Garden Wise: The Easter lily

Garden Wise: The Easter lily

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Easter Lily

Throughout history the white lily (Lilium longiflorum) emerged as the most popular floral image of the resurrected Christ so that today it is popularly known as the Easter lily.

For Christians, Easter is the spiritual expression of springtime. The timing of Easter is calculated to occur on the first Sunday after the first full moon following the vernal or spring equinox. The annual emergence of nature from the deathlike grip of winter heralds Christ’s resurrection.

In the summer of 1845, the American writer, Henry David Thoreau, moved to a cabin near Walden Pond outside Concord, Massachusetts. One of the attractions of living in the woods, he mused, was to have “opportunity to see the spring come in.” When it arrived, he saw the earth transformed into “living poetry.” In nature’s rebirth, he found (to use Wordsworth’s wonderful phrase), “intimations of immortality.” The miracle of spring became personal. “So our human life but dies down to its root,” he observed, “and still puts forth its green blade to eternity.” Awed by the spectacle of melting ice and the first notes of returning birds, he exclaimed: “Walden was dead and is alive again.” He concluded that “There needs no stronger proof of immortality.”

Throughout Christian history, writers and artists have found spiritual realities symbolized in the objects of nature. Easter has been well represented by such symbolism. Where the red rose became the symbol of Christ’s crucifixion, the white lily (Lilium longiflorum) was to emerge as the most popular floral image of the resurrected Christ so that today it is popularly known as the Easter lily. The Easter lily has become an appropriate adornment in churches and homes in this Paschal season.

Easter lilies are beautiful, fragrant and easy to maintain. Indoor potted lilies need to be kept moist, but they hate wet feet. Susceptible to root rot, they require soil with good drainage. They need ample light, six hours daily. If they outgrow the pot they’re in, cut off spent flowers but keep the stem and foliage. Prepare soil for the new pot, combining potting soil and peat moss. Moisten the soil in the new pot. Carefully move the lily into the larger pot. Keep the top of the root ball at soil level. Water when the soil feels dry.

Easter lilies can be transplanted into a sunny spot in the garden later in the spring. Almost all Easter lilies sold locally were grown along the California and Oregon coast and should be hardy to Zone 4. Dig hole twice as wide and deep as the pot it was in. If garden soil is clayish (probable in Magic Valley), amend to improve drainage and plant as instructed above.

What we call the Easter lily has had a long and varied history in Christendom. For centuries the white lily symbolized the chastity of the virgin Mary. It became a standard element in paintings of the Annunciation, when the angel Gabriel came to tell the virgin Mary that she would bare God’s son. The white lily was there to remind viewers of Mary’s virginal purity.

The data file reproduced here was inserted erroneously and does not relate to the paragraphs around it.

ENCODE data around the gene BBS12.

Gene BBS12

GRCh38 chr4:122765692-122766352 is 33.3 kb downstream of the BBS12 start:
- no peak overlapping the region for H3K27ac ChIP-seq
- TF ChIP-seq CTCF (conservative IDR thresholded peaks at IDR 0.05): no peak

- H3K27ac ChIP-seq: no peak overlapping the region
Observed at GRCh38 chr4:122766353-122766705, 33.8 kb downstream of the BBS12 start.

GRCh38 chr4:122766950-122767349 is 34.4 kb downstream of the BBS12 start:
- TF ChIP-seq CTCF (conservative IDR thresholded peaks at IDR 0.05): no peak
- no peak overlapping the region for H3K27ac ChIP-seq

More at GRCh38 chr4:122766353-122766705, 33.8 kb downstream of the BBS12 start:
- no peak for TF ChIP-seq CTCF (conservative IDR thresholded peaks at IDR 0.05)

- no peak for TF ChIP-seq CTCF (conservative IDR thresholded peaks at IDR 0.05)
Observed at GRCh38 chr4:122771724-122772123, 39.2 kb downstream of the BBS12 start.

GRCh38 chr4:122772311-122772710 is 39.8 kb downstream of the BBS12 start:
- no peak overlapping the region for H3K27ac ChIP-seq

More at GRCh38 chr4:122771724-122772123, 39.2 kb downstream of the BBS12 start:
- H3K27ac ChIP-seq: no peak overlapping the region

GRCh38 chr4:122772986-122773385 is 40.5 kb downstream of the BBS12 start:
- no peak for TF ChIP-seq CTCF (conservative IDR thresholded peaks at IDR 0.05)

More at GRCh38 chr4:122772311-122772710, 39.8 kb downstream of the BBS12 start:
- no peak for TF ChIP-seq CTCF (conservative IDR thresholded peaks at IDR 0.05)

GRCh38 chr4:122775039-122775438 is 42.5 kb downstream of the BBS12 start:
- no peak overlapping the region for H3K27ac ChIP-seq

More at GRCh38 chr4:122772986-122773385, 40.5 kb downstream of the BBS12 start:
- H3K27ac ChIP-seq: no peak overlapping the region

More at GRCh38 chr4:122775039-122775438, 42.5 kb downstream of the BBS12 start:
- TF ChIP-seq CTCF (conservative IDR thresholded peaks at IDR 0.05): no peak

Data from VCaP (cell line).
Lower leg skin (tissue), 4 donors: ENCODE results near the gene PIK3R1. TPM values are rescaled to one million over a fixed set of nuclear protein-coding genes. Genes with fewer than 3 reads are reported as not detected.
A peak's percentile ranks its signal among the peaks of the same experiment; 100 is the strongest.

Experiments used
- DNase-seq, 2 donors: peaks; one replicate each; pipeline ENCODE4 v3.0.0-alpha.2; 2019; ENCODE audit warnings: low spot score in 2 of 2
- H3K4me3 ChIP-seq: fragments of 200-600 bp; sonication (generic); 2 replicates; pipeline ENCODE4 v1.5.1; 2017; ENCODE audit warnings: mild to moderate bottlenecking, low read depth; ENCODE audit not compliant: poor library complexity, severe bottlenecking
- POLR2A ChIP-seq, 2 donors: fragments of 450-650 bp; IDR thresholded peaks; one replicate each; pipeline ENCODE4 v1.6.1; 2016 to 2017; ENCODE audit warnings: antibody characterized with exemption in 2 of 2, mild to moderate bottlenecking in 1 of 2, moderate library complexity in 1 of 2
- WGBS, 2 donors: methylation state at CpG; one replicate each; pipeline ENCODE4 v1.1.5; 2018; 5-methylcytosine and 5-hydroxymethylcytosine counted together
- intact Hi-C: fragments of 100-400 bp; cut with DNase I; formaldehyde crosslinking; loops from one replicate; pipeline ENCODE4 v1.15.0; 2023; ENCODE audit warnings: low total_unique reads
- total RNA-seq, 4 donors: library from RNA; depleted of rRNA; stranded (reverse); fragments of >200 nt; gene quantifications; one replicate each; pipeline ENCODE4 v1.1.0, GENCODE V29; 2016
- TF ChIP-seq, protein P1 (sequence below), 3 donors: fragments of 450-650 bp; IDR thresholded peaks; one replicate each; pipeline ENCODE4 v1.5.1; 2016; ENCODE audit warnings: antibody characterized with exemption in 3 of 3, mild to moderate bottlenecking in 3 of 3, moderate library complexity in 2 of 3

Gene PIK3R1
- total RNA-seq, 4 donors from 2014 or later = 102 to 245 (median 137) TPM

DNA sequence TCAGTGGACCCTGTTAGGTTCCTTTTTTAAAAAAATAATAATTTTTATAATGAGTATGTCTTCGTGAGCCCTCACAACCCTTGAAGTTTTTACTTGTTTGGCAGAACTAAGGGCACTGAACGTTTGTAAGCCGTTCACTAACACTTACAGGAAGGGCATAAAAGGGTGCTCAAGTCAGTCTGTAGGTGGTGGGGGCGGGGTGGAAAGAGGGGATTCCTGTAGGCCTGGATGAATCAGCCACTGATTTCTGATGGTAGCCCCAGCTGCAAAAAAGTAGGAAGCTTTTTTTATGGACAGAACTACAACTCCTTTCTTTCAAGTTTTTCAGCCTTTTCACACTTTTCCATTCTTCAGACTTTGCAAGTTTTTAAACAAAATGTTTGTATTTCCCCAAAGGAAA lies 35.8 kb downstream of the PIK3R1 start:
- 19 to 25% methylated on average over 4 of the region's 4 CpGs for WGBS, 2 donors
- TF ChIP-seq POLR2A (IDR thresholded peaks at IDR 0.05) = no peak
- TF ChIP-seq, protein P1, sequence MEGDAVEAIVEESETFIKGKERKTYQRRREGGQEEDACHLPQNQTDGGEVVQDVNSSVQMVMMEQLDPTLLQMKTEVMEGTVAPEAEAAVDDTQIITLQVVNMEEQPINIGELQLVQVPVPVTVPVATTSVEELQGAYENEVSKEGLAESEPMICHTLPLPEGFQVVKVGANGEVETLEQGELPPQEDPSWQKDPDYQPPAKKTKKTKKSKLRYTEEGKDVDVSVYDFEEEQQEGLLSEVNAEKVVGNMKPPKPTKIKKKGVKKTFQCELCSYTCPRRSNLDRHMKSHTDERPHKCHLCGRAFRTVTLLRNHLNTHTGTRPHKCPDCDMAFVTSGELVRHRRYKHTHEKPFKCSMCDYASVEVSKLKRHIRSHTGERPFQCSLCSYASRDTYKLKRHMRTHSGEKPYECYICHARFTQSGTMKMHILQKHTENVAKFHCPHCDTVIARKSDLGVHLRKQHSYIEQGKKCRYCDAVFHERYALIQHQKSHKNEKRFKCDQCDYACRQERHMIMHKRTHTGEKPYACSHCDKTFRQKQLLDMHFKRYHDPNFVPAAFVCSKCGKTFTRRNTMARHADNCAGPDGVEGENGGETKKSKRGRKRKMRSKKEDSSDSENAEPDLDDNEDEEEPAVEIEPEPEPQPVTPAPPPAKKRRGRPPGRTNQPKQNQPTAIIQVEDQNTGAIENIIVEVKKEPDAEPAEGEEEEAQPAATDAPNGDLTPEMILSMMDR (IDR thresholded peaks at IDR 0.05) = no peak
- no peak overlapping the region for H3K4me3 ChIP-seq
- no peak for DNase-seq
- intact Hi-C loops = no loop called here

In several paintings of the Annunciation, Gabriel holds a lily. Others show a vase of lilies or Joseph holding a lily-branch. Still others show saints bringing vases of white lilies to Mary. The American artist George Hitchcock made the lily dominate his version of the Annunciation in which the virgin Mary is depicted as a peasant girl standing in a field of white lilies.

As the symbolism of the white lily grew, fanciful legends spread to explain the origin of this revered flower. According to one of the most popular legends, after the death and resurrection of Jesus Christ, some of these beautiful white lilies were found growing in the Garden of Gethsemane, where Jesus had prayed the night before His crucifixion. The legend tells us that these flowers emerged where drops of Christ’s blood had fallen as he prayed, and those flowers became “white robed apostles of hope.” The popularity of this legend helped transform the white lily from a symbol of the Annunciation to a symbol of the resurrected Christ.

For Christians, the bulb, appearing lifeless underground, represents the body of Christ in the tomb following the crucifixion. The lily itself emerging from the cold earth represents Christ rising from the dead. Each spring, the Easter lily is reborn to live again and to remind us of the resurrected Christ.

This glorious white trumpet-like flower symbolizes His victory over death. The snowy white color reflects his purity, the gold anthers represent his royal and divine lineage, and the trumpet form represents Gabriel’s own trumpet, calling Christ and — through Christ — all of us to rebirth and new life.

Garden Wise is presented by the Magic Valley Master Gardener Association. We will try to answer questions of general interest submitted by the community. Please submit questions to


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